The Humble Cross-Centered Heart of Paul

Ever since I attended Resolved, Humility: True Greatness by, C. J. Mahaney has been at the top of my “to read list.” Over the past week, I have had the pleasure of reading this wonderfully challenging book. This is not intended to be a formal book review; I just want to share some of my reflections on this book in light of recent conversation. While not a book review, I highly recommend this book to everyone.

I Corinthians 1:4, “I give thanks to my God always for you because of the grace of God that was given you in Christ Jesus.” This verse must be one of the most oft quoted verses in personal correspondence, I have written it at the end of many letters my self and yet I never gave the context in which this verse was written a single thought. Paul is writing the church at Corinth to confront numerous issues and serious theological error. They were often drunk at the Lord’s Supper, they were divided, some had denied the resurrection, and they were sexually immoral to a point that appalled even the pagans. The church at Corinth had serious problems and yet Paul always thanks God for them. Paul continues to display this love as he writes, “I do not write these things to make you ashamed, but to admonish you as my beloved children. For though you have countless guides in Christ, you do not have many fathers. For I became your father in Christ Jesus through the gospel” (I Corinthians 4:14-15).

While attending Together for the Gospel last week I was very interested in seeing how these men, who have poured their lives into the local church, addressed the gaping failures of modern Evangelicism. Much of our conversation negatively focuses on the failures of local churches rather than the active work of God’s grace within them. Yes, there are serious problems, problems that cannot be tolerated and must be addressed; however, we must do so in a gracious and loving way, as Paul does. David Prior, in The Message of 1 Corinthians: Life in the Local Church, describes Paul’s perspective as follows,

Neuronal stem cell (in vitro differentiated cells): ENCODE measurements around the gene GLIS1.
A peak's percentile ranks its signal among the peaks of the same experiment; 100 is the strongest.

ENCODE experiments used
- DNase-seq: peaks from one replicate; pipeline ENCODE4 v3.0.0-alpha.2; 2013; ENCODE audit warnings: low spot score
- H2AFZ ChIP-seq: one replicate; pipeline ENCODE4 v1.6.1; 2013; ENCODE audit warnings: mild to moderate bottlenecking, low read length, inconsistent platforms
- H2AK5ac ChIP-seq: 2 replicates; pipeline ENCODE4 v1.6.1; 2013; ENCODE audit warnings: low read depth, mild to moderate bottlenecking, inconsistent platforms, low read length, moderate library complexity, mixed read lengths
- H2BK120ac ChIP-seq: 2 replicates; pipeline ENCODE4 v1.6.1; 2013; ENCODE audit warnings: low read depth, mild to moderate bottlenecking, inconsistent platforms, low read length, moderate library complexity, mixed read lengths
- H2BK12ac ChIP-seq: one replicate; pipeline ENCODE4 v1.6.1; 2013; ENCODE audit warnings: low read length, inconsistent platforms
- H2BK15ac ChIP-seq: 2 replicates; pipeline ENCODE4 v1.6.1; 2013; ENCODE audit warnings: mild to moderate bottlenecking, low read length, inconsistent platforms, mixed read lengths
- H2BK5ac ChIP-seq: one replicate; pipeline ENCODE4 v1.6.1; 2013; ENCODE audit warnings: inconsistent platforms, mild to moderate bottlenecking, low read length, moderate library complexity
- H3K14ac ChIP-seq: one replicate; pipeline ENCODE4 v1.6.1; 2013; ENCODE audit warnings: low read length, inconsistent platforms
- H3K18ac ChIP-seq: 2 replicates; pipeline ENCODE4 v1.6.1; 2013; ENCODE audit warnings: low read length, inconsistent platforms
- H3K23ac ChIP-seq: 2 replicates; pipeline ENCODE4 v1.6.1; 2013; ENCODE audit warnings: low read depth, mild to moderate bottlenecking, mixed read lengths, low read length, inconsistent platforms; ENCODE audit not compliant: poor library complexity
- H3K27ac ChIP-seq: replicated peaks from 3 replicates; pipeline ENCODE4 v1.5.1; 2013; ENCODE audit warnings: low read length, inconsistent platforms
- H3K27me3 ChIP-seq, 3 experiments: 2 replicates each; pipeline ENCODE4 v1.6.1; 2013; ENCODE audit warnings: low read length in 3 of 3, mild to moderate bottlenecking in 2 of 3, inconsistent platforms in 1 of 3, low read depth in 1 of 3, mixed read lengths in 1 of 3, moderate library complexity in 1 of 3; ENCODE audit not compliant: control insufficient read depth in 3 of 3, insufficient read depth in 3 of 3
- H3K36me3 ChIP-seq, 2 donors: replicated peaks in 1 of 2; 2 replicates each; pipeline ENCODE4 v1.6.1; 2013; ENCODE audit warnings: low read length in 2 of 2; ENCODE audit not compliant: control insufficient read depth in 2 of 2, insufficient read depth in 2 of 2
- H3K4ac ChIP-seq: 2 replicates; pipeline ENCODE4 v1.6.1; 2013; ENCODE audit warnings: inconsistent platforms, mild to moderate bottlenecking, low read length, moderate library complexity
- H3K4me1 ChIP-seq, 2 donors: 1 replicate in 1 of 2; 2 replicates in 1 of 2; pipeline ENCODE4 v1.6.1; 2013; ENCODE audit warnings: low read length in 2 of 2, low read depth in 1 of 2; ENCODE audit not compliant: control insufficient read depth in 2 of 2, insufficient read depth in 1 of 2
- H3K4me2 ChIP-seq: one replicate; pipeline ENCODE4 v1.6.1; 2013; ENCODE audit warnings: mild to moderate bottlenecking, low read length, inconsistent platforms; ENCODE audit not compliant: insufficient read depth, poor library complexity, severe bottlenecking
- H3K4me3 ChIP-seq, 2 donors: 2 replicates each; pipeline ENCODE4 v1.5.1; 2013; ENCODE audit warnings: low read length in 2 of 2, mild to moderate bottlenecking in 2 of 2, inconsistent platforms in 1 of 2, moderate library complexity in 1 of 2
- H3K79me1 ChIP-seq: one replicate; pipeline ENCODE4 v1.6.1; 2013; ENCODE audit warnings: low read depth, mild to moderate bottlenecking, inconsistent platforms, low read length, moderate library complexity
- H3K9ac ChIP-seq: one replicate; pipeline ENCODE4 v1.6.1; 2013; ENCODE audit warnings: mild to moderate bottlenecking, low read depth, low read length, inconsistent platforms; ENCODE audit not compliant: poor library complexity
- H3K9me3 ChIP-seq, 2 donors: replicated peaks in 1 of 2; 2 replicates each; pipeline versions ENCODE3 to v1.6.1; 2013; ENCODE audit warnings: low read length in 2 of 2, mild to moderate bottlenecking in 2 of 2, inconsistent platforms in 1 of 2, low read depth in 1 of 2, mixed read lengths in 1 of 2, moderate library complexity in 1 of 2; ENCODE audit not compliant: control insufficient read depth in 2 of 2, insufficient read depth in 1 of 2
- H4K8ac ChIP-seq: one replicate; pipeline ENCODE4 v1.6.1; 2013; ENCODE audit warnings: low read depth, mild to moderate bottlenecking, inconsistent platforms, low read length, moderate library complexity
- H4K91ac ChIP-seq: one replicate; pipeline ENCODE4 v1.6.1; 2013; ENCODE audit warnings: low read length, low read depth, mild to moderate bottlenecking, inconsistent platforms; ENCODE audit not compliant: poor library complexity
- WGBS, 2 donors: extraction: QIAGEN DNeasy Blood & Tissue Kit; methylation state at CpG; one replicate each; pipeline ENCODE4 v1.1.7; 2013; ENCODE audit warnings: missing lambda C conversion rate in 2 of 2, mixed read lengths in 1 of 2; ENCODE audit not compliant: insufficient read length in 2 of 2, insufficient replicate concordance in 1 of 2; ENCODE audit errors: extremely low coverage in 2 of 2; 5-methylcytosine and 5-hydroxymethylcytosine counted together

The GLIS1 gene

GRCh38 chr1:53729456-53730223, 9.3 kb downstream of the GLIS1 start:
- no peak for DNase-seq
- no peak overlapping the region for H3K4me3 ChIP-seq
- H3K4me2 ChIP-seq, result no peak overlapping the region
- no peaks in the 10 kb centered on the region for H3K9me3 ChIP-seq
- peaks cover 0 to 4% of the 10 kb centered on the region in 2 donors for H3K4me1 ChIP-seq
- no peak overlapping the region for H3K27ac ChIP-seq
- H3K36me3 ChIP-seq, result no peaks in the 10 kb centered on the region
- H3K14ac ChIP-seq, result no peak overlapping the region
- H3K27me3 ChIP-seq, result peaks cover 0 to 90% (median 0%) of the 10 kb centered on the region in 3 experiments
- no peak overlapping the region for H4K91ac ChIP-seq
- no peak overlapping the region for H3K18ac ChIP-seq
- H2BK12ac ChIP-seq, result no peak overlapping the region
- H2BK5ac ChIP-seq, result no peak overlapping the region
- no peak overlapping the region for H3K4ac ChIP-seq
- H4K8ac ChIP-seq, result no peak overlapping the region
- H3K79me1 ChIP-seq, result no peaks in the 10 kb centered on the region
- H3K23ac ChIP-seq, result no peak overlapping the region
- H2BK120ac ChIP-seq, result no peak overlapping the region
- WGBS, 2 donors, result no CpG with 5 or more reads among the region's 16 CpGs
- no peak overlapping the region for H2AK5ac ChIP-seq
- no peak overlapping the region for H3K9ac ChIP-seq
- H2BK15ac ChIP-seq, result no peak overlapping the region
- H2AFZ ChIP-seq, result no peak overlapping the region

“Paul looks at the Corinthian church as it is in Christ Jesus before he looks at anything else that is true of the church. That disciplined statement of faith is rarely made in local churches; the warts are examined and lamented, but often there’s no vision of what God has already done in Christ.”

How does Paul cultivate such a perspective? In Humility: True Greatness C. J. Mahaney unfolds the profundity of Ephesians 4:29 as the answer to this question. “Let no corrupting talk come out of your mouths, but only such as is good for building up, as fits the occasion, that it may give grace to those who hear” (Ephesians 4:29). The verse is very straightforward; however, we must be careful not to miss the profound simplicity of what Paul is saying. Our talk is to be constructive and build up so that we may give grace to those who hear. Where do we find the most profound expression of grace that man has ever known? What is the blazing center of God’s grace and the Christian life? Paul is saying that our language should be Cross-centered, God-glorifying, and Gospel-saturated language. Is their any greater means of grace towards an individual than the Gospel? Certainly not, may all of our language bear this good news.

Advertisements

2 thoughts on “The Humble Cross-Centered Heart of Paul

  1. Inspiring Post Keith and right on. I totally agree that we must see the church and other Christians in light of what Christ has done in their live before anything else.

  2. Hey Keith I like this, it goes along with my last post on gossip within the church. I think I’ll refer some sruggling in that area to this post.

Leave a Reply

Fill in your details below or click an icon to log in:

WordPress.com Logo

You are commenting using your WordPress.com account. Log Out / Change )

Twitter picture

You are commenting using your Twitter account. Log Out / Change )

Facebook photo

You are commenting using your Facebook account. Log Out / Change )

Google+ photo

You are commenting using your Google+ account. Log Out / Change )

Connecting to %s